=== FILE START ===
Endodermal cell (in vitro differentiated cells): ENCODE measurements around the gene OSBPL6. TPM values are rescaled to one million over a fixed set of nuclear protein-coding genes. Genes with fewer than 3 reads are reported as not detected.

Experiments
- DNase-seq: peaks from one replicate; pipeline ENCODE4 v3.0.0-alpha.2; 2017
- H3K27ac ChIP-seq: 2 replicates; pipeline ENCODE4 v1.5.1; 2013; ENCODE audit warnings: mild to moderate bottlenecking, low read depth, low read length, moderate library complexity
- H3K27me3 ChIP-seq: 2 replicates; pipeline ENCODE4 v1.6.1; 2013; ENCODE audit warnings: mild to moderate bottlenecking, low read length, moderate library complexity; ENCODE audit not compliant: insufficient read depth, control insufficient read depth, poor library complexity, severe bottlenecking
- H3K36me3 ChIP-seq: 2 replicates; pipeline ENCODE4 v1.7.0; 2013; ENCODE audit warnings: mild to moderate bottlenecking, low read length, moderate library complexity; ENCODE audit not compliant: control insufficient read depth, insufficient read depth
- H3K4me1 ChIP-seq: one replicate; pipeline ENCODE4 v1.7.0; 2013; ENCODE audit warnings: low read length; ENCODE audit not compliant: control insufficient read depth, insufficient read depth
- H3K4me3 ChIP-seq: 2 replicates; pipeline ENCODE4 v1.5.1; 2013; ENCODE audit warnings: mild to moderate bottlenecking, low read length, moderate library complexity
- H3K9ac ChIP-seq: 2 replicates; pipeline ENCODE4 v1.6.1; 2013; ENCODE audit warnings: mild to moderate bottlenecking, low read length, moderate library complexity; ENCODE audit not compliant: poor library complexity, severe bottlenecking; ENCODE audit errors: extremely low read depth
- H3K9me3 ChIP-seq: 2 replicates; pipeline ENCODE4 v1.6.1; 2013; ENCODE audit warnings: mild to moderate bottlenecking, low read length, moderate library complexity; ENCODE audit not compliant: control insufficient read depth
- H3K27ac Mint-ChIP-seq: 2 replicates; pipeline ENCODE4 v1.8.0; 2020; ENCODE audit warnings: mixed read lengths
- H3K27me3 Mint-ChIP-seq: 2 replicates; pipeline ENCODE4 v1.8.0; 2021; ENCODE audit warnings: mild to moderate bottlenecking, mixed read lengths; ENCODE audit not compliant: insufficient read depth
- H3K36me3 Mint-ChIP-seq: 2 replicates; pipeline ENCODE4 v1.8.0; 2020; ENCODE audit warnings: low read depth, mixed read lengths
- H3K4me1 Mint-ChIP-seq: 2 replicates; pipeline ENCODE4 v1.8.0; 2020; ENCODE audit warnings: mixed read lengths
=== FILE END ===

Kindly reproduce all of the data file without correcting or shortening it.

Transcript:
Endodermal cell (in vitro differentiated cells): ENCODE measurements around the gene OSBPL6. TPM values are rescaled to one million over a fixed set of nuclear protein-coding genes. Genes with fewer than 3 reads are reported as not detected.

Experiments
- DNase-seq: peaks from one replicate; pipeline ENCODE4 v3.0.0-alpha.2; 2017
- H3K27ac ChIP-seq: 2 replicates; pipeline ENCODE4 v1.5.1; 2013; ENCODE audit warnings: mild to moderate bottlenecking, low read depth, low read length, moderate library complexity
- H3K27me3 ChIP-seq: 2 replicates; pipeline ENCODE4 v1.6.1; 2013; ENCODE audit warnings: mild to moderate bottlenecking, low read length, moderate library complexity; ENCODE audit not compliant: insufficient read depth, control insufficient read depth, poor library complexity, severe bottlenecking
- H3K36me3 ChIP-seq: 2 replicates; pipeline ENCODE4 v1.7.0; 2013; ENCODE audit warnings: mild to moderate bottlenecking, low read length, moderate library complexity; ENCODE audit not compliant: control insufficient read depth, insufficient read depth
- H3K4me1 ChIP-seq: one replicate; pipeline ENCODE4 v1.7.0; 2013; ENCODE audit warnings: low read length; ENCODE audit not compliant: control insufficient read depth, insufficient read depth
- H3K4me3 ChIP-seq: 2 replicates; pipeline ENCODE4 v1.5.1; 2013; ENCODE audit warnings: mild to moderate bottlenecking, low read length, moderate library complexity
- H3K9ac ChIP-seq: 2 replicates; pipeline ENCODE4 v1.6.1; 2013; ENCODE audit warnings: mild to moderate bottlenecking, low read length, moderate library complexity; ENCODE audit not compliant: poor library complexity, severe bottlenecking; ENCODE audit errors: extremely low read depth
- H3K9me3 ChIP-seq: 2 replicates; pipeline ENCODE4 v1.6.1; 2013; ENCODE audit warnings: mild to moderate bottlenecking, low read length, moderate library complexity; ENCODE audit not compliant: control insufficient read depth
- H3K27ac Mint-ChIP-seq: 2 replicates; pipeline ENCODE4 v1.8.0; 2020; ENCODE audit warnings: mixed read lengths
- H3K27me3 Mint-ChIP-seq: 2 replicates; pipeline ENCODE4 v1.8.0; 2021; ENCODE audit warnings: mild to moderate bottlenecking, mixed read lengths; ENCODE audit not compliant: insufficient read depth
- H3K36me3 Mint-ChIP-seq: 2 replicates; pipeline ENCODE4 v1.8.0; 2020; ENCODE audit warnings: low read depth, mixed read lengths
- H3K4me1 Mint-ChIP-seq: 2 replicates; pipeline ENCODE4 v1.8.0; 2020; ENCODE audit warnings: mixed read lengths